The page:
Definition of Arbitration
Arbitration is a procedure in which a dispute is submitted, by agreement of the parties, to one or more arbitrators who make a binding decision on the dispute. In choosing arbitration, the parties opt for a private dispute resolution procedure instead of going to court.
In the sub-continent Arbitration process is widely used. In many parts of the country, disputing matters are taken to the Panch or the Panchayet to be resolved.
Arbitration is less costly than a court trial thus people in the rural areas takes the option frequently.
Arbitration is perhaps one of the oldest methods of resolution of disputes still in common use. Arbitration begins with an agreement, made either when a contract is made, or after a dispute has arisen. When a decision is made and an award or the result is given it may be or may not be honored by the disputing parties. A valid award is given based on the arbitrator decision in respect of matters referred to him in accordance with that arbitration agreement. Should a party fail to honor the award, the other party may still seek relief from the courts.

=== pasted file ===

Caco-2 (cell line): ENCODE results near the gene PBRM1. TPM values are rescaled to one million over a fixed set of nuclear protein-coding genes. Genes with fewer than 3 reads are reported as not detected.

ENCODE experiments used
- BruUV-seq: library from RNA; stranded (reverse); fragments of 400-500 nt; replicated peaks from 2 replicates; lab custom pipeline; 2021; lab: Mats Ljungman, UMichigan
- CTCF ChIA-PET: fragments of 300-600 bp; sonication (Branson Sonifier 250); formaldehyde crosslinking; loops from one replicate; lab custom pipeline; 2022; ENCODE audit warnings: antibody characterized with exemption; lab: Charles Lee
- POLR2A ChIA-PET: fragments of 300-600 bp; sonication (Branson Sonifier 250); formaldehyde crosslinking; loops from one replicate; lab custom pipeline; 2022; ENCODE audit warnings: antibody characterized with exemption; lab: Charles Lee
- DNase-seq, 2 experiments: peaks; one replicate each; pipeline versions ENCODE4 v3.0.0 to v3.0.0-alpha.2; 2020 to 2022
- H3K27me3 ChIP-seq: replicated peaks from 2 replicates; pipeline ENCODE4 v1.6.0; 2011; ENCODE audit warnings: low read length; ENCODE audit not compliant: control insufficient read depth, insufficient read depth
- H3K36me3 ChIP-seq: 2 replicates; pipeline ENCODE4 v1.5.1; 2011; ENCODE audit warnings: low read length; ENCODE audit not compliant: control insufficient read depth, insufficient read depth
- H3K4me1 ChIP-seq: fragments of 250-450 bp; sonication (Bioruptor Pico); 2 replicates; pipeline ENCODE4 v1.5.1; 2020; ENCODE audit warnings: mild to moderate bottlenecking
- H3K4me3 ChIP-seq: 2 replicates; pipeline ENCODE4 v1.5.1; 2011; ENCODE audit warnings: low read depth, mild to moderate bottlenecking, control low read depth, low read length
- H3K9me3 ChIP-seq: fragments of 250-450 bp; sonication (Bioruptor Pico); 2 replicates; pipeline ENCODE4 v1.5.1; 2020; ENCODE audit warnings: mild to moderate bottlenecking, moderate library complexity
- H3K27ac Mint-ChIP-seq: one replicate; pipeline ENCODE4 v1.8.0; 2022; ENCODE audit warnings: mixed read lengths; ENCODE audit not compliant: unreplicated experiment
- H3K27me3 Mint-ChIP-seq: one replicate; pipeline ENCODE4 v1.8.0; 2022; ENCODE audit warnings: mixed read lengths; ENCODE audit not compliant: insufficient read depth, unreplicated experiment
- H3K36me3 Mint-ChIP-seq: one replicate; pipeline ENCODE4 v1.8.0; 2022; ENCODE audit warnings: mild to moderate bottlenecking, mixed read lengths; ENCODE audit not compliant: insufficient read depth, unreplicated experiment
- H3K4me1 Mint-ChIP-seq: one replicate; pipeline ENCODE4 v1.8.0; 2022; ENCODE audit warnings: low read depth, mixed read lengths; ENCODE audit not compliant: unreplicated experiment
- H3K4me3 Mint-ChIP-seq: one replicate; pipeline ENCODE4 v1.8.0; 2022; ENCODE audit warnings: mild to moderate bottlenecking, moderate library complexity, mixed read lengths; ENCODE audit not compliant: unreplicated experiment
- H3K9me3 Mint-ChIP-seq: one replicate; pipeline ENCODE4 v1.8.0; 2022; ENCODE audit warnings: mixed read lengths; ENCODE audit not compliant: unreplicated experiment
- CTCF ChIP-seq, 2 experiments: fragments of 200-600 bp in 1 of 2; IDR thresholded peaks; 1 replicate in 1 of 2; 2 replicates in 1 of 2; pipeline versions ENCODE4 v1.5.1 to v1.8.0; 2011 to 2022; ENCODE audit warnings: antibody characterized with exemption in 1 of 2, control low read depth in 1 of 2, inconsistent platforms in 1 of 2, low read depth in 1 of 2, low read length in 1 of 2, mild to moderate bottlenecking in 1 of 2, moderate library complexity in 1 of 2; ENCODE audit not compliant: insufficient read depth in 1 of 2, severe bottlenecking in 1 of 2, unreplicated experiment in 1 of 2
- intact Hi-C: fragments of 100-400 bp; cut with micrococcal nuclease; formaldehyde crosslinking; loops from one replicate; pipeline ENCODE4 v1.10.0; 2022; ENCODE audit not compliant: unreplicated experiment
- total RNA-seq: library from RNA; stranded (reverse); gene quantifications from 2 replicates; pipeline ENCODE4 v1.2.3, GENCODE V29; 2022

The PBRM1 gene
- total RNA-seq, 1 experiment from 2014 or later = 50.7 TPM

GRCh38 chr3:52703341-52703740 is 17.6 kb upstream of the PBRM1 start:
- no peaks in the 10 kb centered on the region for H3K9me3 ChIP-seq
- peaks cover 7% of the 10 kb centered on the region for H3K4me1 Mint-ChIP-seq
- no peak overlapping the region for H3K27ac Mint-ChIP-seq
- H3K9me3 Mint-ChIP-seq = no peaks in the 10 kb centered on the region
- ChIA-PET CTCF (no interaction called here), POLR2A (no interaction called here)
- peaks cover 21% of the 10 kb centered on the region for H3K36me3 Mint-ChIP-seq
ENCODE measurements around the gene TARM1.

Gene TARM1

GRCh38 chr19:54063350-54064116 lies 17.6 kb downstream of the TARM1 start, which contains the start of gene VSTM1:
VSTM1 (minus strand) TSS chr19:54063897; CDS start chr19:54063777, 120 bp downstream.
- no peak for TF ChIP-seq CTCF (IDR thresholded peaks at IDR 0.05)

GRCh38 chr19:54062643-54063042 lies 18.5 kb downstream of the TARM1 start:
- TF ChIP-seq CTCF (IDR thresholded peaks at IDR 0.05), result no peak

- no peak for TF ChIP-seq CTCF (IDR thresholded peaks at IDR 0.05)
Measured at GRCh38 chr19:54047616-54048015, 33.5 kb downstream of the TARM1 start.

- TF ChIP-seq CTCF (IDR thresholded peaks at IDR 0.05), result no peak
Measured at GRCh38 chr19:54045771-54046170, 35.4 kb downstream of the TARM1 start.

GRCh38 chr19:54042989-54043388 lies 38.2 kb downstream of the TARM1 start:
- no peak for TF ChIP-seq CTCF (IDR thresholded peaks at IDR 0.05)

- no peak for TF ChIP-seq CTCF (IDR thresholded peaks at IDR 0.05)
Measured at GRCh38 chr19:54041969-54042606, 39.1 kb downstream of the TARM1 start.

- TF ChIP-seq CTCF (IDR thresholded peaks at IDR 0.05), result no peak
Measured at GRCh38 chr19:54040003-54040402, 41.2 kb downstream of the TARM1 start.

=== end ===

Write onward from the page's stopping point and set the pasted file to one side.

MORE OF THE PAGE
• The Arbitrator is an independent, impartial but knowledgeable neutral, jointly appointed by the parties, who pay his fees and expenses.
• The arbitration is held in private, at a time and place that suit the parties, and the public and press are not admitted; however, some writers have suggested that this might change as various human rights statutes take effect.
• Arbitration is practiced, in one form or another, in nearly every country of the world, and frequently in the resolution of disputes between countries. Most countries have their own Arbitration Act, Ordinance or similar, and over 30 countries have adopted the UNCITRAL Model Law, promulgated by the United Nations Commission on International Trade Law in 1985